A Quick Background on This Pinterest Site

I bought a website on Flippa back in January of this year for $2,100.  The main reason I bought this site (and others) was to learn the ropes with a smaller site, so I could then move up the value chain and potentially purchase larger sites.

The site I purchased is in the crafting niche and gets most of its traffic from Pinterest.  Out of respect for the new owner, I will not be revealing the domain.

The site was monetized with Media.net (and a other smaller networks) because the site was banned from Google Adsense before I bought it.  (I knew it was banned before I bought it, and you can read my discussion with Google Adsense here).

The site also never performed well in Google.  Most of the content is curated and not very unique.  As a result, the site never got any traffic from Google.

We attempted writing original content for a brief period, but we saw no results…no love from Google.  Instead, I decided to just double down on the Pinterest marketing and let it ride.

Basically, I hired a guy for very cheap to curate content and pictures, and then to pin those images on Pinterest.

The site regularly got 2k to 3k visitors a day.  In fact, here’s a Google Analytics screenshot:

pinall

The traffic has remained fairly constant for the most part, and so has the earnings.

In my last income report, I shared that the site had made a total of $2,050.87 through the end of September.  I’ll jump more into the numbers you want to see below.

Overall, I just didn’t feel good about putting a ton more effort into such a low earning site.  I wasn’t seeing a huge increase in earnings and so I felt like I had learned my lesson and wanted to just sell it off.  So, I did!

How I Sold the Site…and How Much

It should come as no surprise that I decided to sell the site through the Empire Flippers Marketplace.  I’ve sold one other site previously through their marketplace and I got full asking price in under 24 hours.

The process was very smooth with my second site as well.

Basically, the Empire Flippers ask for income data and screenshots over the past 90 days, access to Google analytics, and ask a few other questions.  Once they manually review the site, they get it up and listed for 20 times monthly earnings.

So, after calculating all income and expenses, my Pinterest site was listed for $4,221.

I had several people interested in buying the site right away, and answered a few questions from potential buyers.  After only a couple of days, the site was sold!

After fees and everything, my take home amount was $3,587.35.  I was very happy with that price!

The Empire Flippers also make the post sale very easy.  They transfer the site for you and take care of everything!  I just had to answer a couple of short emails and basically wait for my wire transfer to come in (a couple of days).

I’ve now had 2 successful site sales through the Empire Flippers and I plan on doing more in the future.  The process is fairly easy and the service is great.  And at the end of the day, both of my sites have sold quickly for full asking prices, so it works.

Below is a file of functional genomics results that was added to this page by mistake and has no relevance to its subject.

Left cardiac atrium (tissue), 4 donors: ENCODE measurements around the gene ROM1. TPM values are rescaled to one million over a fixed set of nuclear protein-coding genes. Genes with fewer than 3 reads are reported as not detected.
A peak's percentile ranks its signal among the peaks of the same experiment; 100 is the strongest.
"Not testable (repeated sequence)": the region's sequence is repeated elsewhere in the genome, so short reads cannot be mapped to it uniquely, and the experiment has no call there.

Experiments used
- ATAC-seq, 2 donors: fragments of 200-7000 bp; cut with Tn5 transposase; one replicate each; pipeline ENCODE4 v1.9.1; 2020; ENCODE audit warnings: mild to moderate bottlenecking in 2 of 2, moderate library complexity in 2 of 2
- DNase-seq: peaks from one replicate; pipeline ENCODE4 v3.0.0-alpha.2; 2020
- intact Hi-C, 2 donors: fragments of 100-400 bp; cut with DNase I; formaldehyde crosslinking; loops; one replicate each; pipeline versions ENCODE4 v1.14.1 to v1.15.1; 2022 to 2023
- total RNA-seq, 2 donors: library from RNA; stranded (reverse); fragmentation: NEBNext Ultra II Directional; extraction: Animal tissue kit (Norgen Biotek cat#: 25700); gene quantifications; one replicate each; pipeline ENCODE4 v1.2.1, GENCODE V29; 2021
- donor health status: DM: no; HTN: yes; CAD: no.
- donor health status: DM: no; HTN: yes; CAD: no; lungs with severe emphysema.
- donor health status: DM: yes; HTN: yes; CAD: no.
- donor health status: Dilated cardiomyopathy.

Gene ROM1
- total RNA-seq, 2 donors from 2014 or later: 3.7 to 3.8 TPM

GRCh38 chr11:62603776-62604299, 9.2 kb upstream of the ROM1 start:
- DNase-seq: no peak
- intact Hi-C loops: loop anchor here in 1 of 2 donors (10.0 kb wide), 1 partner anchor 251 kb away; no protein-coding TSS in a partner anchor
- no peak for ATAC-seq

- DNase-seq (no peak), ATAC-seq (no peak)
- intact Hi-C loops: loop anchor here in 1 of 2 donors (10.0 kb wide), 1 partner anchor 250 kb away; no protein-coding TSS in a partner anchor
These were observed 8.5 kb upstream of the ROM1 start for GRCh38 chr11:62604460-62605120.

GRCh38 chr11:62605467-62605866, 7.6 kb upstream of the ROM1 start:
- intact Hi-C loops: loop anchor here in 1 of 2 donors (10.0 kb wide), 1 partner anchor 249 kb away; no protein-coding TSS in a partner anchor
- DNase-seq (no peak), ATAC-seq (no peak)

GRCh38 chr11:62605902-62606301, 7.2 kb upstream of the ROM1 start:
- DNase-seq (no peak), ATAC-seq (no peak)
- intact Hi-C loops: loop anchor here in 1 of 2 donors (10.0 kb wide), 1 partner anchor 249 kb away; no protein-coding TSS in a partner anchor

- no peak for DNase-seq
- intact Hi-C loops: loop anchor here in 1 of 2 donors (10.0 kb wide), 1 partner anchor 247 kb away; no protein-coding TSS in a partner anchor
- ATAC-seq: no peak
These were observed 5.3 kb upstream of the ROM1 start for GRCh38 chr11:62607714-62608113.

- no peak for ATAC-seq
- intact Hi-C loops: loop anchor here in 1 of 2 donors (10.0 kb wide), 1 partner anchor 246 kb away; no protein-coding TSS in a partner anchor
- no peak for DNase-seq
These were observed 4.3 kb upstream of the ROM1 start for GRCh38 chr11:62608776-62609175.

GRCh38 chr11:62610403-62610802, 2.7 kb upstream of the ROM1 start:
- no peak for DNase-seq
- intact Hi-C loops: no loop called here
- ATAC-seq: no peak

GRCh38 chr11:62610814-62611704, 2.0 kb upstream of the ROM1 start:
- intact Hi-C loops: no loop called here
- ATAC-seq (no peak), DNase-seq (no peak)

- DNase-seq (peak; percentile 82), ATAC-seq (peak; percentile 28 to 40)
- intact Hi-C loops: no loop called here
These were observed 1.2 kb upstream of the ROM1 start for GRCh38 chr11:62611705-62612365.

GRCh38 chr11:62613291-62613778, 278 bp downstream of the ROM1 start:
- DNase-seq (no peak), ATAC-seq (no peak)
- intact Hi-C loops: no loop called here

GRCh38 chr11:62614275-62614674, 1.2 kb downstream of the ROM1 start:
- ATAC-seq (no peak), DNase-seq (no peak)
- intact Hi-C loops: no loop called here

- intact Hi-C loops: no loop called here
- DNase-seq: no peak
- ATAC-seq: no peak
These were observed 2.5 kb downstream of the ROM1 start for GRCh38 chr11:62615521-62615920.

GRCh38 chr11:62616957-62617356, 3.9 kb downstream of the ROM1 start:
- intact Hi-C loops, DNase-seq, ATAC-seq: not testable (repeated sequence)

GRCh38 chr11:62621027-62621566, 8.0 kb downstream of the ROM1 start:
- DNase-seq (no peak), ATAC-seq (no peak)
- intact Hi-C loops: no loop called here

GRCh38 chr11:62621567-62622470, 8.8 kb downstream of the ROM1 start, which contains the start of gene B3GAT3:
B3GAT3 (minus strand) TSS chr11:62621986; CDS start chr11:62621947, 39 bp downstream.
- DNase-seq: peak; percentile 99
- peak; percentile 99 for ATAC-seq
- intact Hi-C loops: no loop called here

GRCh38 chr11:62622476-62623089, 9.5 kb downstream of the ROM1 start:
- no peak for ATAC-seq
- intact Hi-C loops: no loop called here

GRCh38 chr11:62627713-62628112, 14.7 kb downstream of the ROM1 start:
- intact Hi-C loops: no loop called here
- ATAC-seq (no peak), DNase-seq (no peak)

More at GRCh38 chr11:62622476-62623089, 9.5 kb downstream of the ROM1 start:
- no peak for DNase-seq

Did I Make Any Money?

Now I want to share the income and expenses from this site and determine what the actual net income from this site was.

First, let me share what the earnings and traffic has been like since my last income report.

earningsfinal

As you can see the income for October was up a bit, and November was shaping up to be a great month as well.  The site was sold during November, so these are only partial numbers for the month.

Now for the big reveal, let’s look at the cumulative earnings and traffic stats for the entire time that I owned the site!

pinfinal

In total, the site earned $2,517.43 while I owned it.  This is more than the $2,100 that it cost me to buy the site…so I was already doing pretty well before I sold it!

So, when you take into account my cumulative earnings AND the income I generated from the sale, my total revenue for this site was: $6,738.43.  Not bad for a little side project.

However, as you know there’s more to the equation than just revenue.  Let’s take a look at the expenses.

In fact, I broke down all the income and expenses in a nice little income statement.

Here’s the income statement:

netincome1

After the cost to purchase the site, virtual assistant cost (content curation and pinning images), and selling fees…my total net income is $3,698.98.  It’s always nice to come out on the right side of that equation.

I’m super happy that I was able to earn a little bit of money with this site, and it’s moved me further along the process of becoming even better at buying and selling sites.

Now, I can already hear a few of you saying, “But that’s not your true income…what about your time costs??”

Yes, I had to put in some of my own time.  If I were to guess, I would say I put somewhere around 10 to 15 hours of my own time.  Perrin probably put in 20 to 30 hours.  So, at the high end Perrin and I put around 45 hours of work into this site.  That’s feels high to me, but let’s go with 45 hours.

If we divide $3,698.98 by 45 hours, that will give us how much money we earned for each hour of work.  That calculation shows that Perrin and I earned $82.20 per hour.

Last time I checked the real world, that’s a pretty decent hourly wage.

Overall, I’m happy with the little bit of money made, but more importantly I learned a couple of valuable lessons.

Lessons Learned

First, I learned that the amount of time required on a small site vs. a medium sized site is not much different.  Because this site was never a big earner, I never wanted to put a significant amount of time into it.

In addition, little tweaks like changing the theme and ad layouts took just as much time on small site like this as it would on a larger site.  In other words, my time would have been better spent if I was working on a site that had more significant revenue.